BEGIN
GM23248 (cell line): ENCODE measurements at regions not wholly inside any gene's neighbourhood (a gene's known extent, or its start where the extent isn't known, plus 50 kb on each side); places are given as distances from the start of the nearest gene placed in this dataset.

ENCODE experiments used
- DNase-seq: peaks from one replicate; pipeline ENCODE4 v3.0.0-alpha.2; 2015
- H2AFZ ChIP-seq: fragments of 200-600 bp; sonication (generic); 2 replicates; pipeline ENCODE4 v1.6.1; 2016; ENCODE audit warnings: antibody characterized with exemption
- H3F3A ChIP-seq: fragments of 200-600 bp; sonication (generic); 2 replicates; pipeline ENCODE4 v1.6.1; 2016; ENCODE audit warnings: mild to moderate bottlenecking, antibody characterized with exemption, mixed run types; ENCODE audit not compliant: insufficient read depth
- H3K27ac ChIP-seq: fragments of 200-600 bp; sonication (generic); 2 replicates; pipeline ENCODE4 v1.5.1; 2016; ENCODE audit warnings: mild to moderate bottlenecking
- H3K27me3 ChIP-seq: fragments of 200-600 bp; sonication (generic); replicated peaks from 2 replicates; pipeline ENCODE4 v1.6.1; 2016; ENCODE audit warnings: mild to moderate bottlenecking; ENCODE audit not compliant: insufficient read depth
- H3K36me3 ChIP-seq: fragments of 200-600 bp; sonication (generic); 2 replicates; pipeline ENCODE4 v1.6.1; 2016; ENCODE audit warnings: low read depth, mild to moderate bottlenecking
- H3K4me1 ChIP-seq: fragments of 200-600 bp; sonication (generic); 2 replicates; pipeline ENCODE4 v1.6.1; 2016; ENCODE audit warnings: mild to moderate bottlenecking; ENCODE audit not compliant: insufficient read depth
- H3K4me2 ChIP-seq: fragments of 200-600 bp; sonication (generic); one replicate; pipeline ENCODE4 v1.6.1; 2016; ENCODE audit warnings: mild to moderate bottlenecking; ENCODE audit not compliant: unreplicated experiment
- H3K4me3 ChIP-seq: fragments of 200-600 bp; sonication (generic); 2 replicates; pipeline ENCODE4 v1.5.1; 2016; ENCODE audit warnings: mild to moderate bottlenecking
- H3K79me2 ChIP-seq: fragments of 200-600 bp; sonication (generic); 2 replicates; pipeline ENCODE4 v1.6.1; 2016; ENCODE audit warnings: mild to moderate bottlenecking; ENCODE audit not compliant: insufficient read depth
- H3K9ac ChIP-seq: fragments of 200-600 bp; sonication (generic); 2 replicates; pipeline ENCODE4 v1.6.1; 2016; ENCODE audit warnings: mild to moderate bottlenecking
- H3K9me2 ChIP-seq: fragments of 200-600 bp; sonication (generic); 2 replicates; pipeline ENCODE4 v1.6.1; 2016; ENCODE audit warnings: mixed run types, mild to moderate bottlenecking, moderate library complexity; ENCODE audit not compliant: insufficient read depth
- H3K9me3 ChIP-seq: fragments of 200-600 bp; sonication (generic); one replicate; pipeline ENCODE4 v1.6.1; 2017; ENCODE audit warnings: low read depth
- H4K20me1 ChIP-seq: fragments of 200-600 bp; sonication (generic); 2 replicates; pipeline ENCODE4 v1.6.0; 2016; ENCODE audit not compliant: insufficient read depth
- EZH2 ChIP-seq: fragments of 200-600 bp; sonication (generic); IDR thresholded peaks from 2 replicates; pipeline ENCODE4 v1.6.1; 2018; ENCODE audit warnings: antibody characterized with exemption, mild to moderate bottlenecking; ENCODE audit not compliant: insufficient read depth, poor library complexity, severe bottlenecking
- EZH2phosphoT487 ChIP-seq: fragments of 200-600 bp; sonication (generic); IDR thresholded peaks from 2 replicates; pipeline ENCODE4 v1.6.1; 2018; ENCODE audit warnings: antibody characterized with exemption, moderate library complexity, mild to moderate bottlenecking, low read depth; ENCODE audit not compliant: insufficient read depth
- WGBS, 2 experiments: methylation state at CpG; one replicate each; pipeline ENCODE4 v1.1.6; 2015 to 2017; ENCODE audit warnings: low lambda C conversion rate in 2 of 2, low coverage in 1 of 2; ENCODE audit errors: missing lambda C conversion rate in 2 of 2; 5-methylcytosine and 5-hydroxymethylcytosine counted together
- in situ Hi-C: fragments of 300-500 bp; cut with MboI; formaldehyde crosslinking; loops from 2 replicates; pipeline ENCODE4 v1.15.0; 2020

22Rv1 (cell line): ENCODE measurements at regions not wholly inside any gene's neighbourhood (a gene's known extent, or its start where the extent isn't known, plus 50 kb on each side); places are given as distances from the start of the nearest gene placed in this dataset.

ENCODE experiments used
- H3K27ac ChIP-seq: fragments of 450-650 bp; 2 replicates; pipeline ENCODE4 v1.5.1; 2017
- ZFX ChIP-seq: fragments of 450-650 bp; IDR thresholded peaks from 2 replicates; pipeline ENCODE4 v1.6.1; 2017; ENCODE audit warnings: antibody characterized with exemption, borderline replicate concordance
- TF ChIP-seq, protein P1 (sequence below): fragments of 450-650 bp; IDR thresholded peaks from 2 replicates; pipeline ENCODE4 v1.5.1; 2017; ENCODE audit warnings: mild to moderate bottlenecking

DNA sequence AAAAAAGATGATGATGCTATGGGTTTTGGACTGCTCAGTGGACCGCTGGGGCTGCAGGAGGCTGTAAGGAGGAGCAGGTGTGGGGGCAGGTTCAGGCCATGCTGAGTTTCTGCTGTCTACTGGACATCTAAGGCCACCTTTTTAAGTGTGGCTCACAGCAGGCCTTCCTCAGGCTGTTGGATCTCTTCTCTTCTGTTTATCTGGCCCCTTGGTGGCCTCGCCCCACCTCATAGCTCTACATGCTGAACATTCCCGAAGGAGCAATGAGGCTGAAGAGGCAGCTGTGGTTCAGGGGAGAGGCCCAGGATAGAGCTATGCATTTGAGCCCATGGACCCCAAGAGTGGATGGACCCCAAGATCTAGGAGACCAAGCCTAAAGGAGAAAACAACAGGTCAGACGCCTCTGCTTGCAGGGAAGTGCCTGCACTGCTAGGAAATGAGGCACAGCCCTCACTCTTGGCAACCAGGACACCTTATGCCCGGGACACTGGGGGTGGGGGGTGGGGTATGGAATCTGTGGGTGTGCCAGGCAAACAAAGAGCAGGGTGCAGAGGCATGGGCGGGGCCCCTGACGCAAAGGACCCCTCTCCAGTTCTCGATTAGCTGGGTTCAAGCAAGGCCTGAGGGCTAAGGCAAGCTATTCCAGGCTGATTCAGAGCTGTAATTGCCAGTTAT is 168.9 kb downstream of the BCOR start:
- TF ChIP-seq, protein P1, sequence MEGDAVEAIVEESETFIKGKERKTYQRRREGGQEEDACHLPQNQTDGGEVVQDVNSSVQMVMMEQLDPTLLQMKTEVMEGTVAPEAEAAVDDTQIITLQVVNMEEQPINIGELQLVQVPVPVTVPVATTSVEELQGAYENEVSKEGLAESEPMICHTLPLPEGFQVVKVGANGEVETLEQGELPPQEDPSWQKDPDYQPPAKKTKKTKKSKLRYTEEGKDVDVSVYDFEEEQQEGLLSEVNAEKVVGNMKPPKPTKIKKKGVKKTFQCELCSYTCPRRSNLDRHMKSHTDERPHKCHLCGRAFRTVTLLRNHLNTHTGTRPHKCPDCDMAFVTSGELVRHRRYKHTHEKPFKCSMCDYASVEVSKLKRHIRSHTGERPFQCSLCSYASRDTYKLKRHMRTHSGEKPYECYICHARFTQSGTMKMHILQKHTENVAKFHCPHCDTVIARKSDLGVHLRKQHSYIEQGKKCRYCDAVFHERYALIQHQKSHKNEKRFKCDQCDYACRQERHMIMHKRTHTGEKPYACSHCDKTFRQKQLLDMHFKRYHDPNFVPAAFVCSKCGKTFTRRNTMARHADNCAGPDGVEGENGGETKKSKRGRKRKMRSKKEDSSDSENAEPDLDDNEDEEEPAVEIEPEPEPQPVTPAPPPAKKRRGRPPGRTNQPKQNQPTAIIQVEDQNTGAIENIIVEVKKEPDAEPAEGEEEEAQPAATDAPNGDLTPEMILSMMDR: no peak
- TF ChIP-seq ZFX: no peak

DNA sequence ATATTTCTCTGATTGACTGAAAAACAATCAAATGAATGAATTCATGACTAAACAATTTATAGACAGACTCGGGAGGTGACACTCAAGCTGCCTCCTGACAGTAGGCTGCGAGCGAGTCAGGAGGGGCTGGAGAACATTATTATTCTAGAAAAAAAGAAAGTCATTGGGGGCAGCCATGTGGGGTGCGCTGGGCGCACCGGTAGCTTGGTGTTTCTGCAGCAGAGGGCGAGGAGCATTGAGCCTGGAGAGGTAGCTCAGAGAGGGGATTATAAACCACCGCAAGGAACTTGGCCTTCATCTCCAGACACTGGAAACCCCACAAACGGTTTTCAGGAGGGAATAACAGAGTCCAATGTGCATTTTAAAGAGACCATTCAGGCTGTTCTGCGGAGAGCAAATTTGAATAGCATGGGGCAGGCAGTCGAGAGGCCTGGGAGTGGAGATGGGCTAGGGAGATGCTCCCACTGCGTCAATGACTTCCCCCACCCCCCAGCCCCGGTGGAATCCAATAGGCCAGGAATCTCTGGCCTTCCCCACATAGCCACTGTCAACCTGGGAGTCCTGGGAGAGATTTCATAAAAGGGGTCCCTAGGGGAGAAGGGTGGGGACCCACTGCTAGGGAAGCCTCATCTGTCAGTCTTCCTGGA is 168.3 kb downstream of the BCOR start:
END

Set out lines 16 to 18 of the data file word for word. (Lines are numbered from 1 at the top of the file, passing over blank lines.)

- H4K20me1 ChIP-seq: fragments of 200-600 bp; sonication (generic); 2 replicates; pipeline ENCODE4 v1.6.0; 2016; ENCODE audit not compliant: insufficient read depth
- EZH2 ChIP-seq: fragments of 200-600 bp; sonication (generic); IDR thresholded peaks from 2 replicates; pipeline ENCODE4 v1.6.1; 2018; ENCODE audit warnings: antibody characterized with exemption, mild to moderate bottlenecking; ENCODE audit not compliant: insufficient read depth, poor library complexity, severe bottlenecking
- EZH2phosphoT487 ChIP-seq: fragments of 200-600 bp; sonication (generic); IDR thresholded peaks from 2 replicates; pipeline ENCODE4 v1.6.1; 2018; ENCODE audit warnings: antibody characterized with exemption, moderate library complexity, mild to moderate bottlenecking, low read depth; ENCODE audit not compliant: insufficient read depth